V.K.T. Chari, Advocate-General, Madras (R. Ganapathy Iyer, with him) for the appellant.
Aliadi Krishnaswami Aiyar (Alladi Kuppuswami Aiyar, with him) for the respondents.
1951, April 9. The Judgment of the Court was delivered by DAS J. --This judgment covers both Case No. 9.70 of 1951 (State of Madras v. Srimathi Champakam Dorairajan) and Case No. 271 of 1951 (State of Madras v. C.R. Srinivasan) which are appeals from the judgment passed by the High Court of Judicature at Madras on July 27, 1950, on two separate applications under article 226 of the Constitution complain- ing of breach of the petitioners' fundamental right to get admission into educational institutions maintained by the State.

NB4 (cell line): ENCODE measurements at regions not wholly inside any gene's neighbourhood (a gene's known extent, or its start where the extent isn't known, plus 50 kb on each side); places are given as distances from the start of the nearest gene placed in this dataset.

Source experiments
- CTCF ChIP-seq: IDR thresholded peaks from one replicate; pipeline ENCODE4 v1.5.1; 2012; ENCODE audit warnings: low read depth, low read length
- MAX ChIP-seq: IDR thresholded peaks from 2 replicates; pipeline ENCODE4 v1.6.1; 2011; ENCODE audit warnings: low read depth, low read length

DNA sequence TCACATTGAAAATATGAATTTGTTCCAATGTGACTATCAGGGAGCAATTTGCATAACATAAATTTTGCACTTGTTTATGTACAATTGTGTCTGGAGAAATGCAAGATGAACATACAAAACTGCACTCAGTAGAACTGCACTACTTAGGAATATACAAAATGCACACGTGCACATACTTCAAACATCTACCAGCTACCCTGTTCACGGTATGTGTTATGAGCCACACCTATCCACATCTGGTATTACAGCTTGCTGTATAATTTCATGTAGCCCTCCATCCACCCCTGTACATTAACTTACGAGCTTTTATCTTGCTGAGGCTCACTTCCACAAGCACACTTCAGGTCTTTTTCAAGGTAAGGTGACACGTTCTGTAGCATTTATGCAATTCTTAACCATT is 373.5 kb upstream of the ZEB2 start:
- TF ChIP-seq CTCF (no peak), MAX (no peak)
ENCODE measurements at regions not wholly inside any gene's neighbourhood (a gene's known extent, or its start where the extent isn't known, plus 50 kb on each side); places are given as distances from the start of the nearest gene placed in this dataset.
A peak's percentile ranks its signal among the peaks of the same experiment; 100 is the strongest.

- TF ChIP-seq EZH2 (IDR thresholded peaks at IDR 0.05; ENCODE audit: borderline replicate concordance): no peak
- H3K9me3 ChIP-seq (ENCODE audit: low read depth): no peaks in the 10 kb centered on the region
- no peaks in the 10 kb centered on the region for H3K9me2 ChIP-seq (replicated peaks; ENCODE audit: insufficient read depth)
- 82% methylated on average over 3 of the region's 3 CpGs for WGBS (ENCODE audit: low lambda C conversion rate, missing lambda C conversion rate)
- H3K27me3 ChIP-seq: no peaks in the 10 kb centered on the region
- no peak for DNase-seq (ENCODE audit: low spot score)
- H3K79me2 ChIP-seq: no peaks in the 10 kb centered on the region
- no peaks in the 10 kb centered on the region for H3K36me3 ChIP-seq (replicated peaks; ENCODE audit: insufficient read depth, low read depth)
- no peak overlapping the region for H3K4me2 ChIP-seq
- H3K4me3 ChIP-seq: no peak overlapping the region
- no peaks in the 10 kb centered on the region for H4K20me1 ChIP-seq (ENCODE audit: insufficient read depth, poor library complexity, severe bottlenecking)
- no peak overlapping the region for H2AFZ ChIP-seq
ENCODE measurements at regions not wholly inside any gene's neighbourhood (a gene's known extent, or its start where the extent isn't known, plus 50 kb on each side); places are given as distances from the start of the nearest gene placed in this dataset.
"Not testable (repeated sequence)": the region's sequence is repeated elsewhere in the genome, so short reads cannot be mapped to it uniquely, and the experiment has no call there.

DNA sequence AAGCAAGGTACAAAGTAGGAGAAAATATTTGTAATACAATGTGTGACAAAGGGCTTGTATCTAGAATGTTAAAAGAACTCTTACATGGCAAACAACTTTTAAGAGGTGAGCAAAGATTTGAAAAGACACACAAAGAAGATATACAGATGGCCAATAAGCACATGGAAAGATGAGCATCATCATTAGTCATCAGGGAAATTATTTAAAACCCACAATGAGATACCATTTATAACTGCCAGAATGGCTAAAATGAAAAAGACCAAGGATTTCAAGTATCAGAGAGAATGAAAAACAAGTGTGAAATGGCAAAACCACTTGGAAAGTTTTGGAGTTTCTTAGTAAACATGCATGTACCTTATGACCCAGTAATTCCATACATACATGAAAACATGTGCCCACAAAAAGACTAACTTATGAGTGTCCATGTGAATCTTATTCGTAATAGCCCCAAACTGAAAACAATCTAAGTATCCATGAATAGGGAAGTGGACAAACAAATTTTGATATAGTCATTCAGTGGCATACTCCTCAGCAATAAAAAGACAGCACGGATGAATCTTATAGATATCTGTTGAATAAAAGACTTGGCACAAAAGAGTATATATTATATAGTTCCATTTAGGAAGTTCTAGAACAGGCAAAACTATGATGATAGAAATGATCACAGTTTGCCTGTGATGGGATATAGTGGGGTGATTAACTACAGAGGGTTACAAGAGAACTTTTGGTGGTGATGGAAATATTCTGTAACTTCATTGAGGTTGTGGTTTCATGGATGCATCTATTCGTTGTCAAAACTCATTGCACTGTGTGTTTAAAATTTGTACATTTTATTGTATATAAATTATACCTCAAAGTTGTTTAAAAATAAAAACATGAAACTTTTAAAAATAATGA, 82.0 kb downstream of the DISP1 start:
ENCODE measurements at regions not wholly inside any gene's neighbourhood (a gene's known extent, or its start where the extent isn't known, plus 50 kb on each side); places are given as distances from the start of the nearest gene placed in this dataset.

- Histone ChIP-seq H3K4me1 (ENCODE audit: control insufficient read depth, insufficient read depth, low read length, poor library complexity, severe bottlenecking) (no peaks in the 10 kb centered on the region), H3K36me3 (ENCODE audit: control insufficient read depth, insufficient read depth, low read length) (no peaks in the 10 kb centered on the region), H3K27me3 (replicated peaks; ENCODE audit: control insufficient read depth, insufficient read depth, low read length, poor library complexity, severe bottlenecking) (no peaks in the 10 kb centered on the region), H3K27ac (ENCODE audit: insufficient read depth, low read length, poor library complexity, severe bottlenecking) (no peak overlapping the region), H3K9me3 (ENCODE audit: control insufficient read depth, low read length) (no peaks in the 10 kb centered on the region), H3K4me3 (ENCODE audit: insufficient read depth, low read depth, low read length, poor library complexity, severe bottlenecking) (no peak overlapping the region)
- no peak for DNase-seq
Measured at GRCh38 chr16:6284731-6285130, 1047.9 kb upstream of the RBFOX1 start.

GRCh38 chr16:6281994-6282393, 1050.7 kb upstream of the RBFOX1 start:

Subject to the aforesaid regional and what have been claimed to be protective provisions selection from among the applicants from a particular community from one of the groups of districts used to be made on certain principles based on academic qualifications and marks obtained by the candidates. In the case of the Medical Colleges, not less than 20 per cent. of the total number of seats available for students of the State were filled by women candidates separately for each region, it being open to the selection committee to admit a larger number of woman candidates in any region if qualified candidates were available in that region and if they were eligible for selection on merits visa vis the men candidates in accordance with the general principles governing such admissions as laid down in those rules. It appears that the proportion fixed in the old Communal G.O. has been adhered to even after the commencement of the Constitution on Janu- ary 26, 1950. Indeed, G.O. No. 2208, dated June 16, 1950, laying down rules for the selection of candidates for admis- sion into the Medical Colleges substantially reproduces the communal proportion fixed in the old Communal G.O. On June 7, 1950, Srimathi Champakam Doratrajan made an application to the High Court of Judicature at Madras under article 226 of the Constitution for protection of her funda- mental rights under article 15 (1) and article 29 (2) of the Constitution and prayed for the issue of a writ of mandamus or other suitable prerogative writ restraining the State of Madras and all officers and subordinates thereof from en- forcing, observing, maintaining or following or requiring the enforcement, observance, maintenance or following by the authorities concerned of the notification or order generally referred to as the Communal G.O. in and by which admissions into the Madras Medical Colleges were sought or purported to be regulated in such manner as to infringe and involve the violation of her fundamental rights. From the affidavit filed in support of her petition, it does not appear that the petitioner had actually applied for admission in the Medical College. She states that on inquiry she came to know that she would not be admitted to the College as she belonged to the Brahmin community. No objection, however, was taken to the maintainability of her petition on the ground of absence of any actual application for admission made by her. On the contrary, we have been told that the State had agreed to reserve a seat for her, should her application before the High Court succeed. In the peculiar circumstances, we do not consider it necessary to pursue this matter any further. But we desire to guard ourselves against being understood as holding that we approve of a person who has not actually applied for admission into an educational institution coming to Court complaining of infringement of any fundamental right under article 29 (2). The High Court by its judgment deliv- ered on July 27, 1950, allowed this application of Srimathi Champakam Dorairajan. The State of Madras has now come up before us on appeal which has been numbered Case No. 270 of 1951.